Friday 24 November 2017

Despite my exams, I’ve been like a kid waiting for Christmas all week

Jack O’Donoghue in action during training in UL
Jack O’Donoghue in action during training in UL

Jack O'Donoghue

In case I wasn’t busy enough this week with the six-day turnaround between games, I have been stuck in the library at UL all week putting the finishing touches to my study ahead of my exams.

It could be worse: I could be studying engineering or something and have ten exams, but yesterday’s Pharmaceutical Formulation exam had me on my toes. It didn’t go too bad thankfully, and after the game tomorrow I’ll be back at the books again to finish my work for the Process Technology 4 exam on Monday.

Despite keeping the head down in the library all week, I still managed to keep up to scratch with training. It meant a few busy evenings, and both responsibilities are very important to me, but I really want to try and do the best that I can on the pitch if I’m involved tomorrow against Leicester.

Last Sunday was a tough trip, though. I didn’t get a jersey but I was 24th man over in Wales. It was quite frustrating to be watching on – you can see opportunities and spaces a lot better from the stand. It was frustrating to see that we didn’t capitalise on the opportunities we got when we were in their ‘22’.


Improving that aspect of our game will be a big focus this weekend: when we get into that scoring zone we have to be clinical and accurate.

With the Dragons, the majority of times they got into the 22 they came away with points, whether it was a penalty, drop-goal or a try.

There was a significant difference on the scoreboard at the end, but that didn’t reflect the game, we felt. That was a bit annoying.

The 24th man is a tough role to play. At first you have the disappointment of not being in the squad, but there is that bit of hope that you might get called on at the last minute. You have to be ready to play at a moment’s notice – anything can happen in the warm-up, travelling or in the captain’s run.

You have to treat it as if you are involved, you have to have the same mentality as if you’re named in the back-row. Then when everyone makes it though you get that small bit of disappointment again, once you hear you’re not needed the reality sets in.

You have to expect it being No 24, but it’s always a bit deflating.

It’s a funny position to be in: you’re there with the lads, geeing them up for the game and then you’re off up to the stand to watch the action.

You help tidy up after the game, especially on an away trip when you are trying to catch a flight home, but your big duty other than that is to be an extra pair of eyes for the replacements and coaches.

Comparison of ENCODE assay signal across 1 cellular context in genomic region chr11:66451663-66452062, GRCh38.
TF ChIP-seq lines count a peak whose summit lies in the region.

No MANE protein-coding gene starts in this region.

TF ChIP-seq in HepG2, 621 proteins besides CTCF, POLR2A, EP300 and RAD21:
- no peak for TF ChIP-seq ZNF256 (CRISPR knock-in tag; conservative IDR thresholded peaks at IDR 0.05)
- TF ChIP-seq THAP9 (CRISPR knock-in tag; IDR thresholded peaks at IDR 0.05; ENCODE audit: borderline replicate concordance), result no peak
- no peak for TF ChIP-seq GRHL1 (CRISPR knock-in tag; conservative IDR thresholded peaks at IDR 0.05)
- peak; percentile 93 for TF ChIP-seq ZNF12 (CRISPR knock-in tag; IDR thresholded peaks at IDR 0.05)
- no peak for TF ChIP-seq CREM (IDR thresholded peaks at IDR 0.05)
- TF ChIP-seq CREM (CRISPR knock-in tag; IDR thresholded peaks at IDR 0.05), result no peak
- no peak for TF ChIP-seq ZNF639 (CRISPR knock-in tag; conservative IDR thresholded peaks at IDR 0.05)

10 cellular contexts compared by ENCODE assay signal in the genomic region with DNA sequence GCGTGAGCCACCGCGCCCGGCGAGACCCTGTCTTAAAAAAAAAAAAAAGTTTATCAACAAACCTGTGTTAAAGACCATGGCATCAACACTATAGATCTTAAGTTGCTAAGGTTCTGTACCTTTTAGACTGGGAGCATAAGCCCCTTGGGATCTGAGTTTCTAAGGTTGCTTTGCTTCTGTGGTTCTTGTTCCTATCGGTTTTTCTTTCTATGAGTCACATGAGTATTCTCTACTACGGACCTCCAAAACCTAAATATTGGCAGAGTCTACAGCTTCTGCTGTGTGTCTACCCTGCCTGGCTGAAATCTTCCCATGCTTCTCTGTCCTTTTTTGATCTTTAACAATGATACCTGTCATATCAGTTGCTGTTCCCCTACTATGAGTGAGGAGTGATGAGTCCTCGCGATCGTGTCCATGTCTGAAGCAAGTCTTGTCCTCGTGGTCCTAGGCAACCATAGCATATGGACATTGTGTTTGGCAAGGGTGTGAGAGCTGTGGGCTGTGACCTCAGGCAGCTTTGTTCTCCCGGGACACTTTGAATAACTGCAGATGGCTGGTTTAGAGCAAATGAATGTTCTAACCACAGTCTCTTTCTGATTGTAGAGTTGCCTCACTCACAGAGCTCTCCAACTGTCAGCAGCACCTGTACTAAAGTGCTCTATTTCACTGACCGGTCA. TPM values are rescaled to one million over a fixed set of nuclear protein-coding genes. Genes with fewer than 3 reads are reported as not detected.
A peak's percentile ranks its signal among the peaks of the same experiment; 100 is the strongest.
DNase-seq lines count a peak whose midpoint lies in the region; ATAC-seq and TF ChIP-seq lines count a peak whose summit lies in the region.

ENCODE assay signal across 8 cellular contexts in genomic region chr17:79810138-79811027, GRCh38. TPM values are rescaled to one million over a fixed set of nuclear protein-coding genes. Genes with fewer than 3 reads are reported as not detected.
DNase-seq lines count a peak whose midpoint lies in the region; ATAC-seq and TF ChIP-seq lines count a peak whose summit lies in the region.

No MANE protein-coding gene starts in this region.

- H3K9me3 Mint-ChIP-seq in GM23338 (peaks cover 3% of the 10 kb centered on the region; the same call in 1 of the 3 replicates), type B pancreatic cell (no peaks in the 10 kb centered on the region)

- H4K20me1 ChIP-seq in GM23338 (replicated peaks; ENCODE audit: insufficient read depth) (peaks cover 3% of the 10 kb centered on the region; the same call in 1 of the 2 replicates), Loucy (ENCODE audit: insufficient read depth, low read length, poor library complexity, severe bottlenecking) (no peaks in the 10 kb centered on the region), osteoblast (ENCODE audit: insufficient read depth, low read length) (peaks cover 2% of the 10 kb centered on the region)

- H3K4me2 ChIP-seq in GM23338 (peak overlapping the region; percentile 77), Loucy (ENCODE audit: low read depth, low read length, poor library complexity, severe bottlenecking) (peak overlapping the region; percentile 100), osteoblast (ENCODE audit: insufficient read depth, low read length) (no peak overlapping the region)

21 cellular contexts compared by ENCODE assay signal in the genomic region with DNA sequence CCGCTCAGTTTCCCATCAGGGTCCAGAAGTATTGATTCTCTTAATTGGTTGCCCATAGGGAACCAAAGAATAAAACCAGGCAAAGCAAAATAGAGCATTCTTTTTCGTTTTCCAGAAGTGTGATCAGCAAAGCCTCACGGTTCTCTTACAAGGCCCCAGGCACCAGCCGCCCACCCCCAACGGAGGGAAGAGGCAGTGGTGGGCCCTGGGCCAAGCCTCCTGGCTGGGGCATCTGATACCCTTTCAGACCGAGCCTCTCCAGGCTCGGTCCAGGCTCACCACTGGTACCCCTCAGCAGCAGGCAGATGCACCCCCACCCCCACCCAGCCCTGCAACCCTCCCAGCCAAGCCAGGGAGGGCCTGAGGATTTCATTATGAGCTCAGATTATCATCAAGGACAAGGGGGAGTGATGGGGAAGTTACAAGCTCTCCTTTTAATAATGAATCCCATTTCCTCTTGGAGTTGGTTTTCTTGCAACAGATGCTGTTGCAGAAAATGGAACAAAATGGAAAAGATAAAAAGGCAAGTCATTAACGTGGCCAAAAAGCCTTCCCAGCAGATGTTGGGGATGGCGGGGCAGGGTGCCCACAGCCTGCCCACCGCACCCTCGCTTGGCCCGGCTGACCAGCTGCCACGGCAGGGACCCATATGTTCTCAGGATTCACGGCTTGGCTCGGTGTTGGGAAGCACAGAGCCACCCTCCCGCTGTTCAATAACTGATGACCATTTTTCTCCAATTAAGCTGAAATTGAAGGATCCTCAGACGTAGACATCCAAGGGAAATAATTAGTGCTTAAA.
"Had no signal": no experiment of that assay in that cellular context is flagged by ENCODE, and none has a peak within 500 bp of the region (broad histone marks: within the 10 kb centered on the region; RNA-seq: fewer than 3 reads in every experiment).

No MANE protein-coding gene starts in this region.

If you spot something that one of the lads could benefit from you’re expected to say your piece. You don’t sit there daydreaming for 80 minutes.

After the Connacht game there was huge disappointment and we had hoped to use the Dragons game as one to launch us into Europe.

We were keen to put the things we learned against Connacht into practice and really be in a good place for back-to-back European games with Leicester Tigers.

This weekend we are facing a top class Tigers team. We saw them against Worcester, they were 17-0 down at half-time but came back to win with a bonus point. That’s what we’re up against tomorrow. We can’t afford to not perform on the day, otherwise it’s not going to end well.

Their backs have been on form and have been scoring tries from all over the field, so defensively we really have to front up.

We have to dominate them up front with the forwards, where they have a traditional, physical English pack.

With the conditions and storms that have been around, we could well see a massive battle up font.

It’ll be a massive challenge and everyone in the squad is looking forward to it. Training has been good all week and this is really going to be an exciting encounter.

Because we had a six-day turnaround the week was a bit compressed. Some lads that played in Dragons had a down day on Monday, before we reviewed the Dragons game on Tuesday morning.

That was a tough day, there was plenty of aggression vented in that pitch session. But that’s good too, you know that if lads are laying a marker down against each other for selection that they’ll be ready to tear into the Tigers tomorrow. That’s what you want beside you.

I made my Champions Cup debut against Treviso, but this week feels different. This is the match that you want to be involved in. Leicester versus Munster, through the years there have been some epic battles. Thomond Park with a kick-off on a Saturday in the dark. This is it; this is what you want to experience.

I’ve been there in the stand watching these games, so to be involved in a heaving Thomond Park will be incredible.

My first game at Thomond was when Munster played Wasps back in 2008, the year we went on to win it for the second time.

Thomond Park was being renovated at the time, it was lashing rain, but it didn’t matter at all. The buzz around the place was incredible and when Denis Leamy scored a try at the end we went nuts. That day will stay with me for years, it was something special.

Tomorrow will be nerve-wracking, but it will be so exciting too.

I’ve been like a kid waiting for Christmas all week, so hopefully I’m involved and get the chance to play my own part in a big Thomond Park night.

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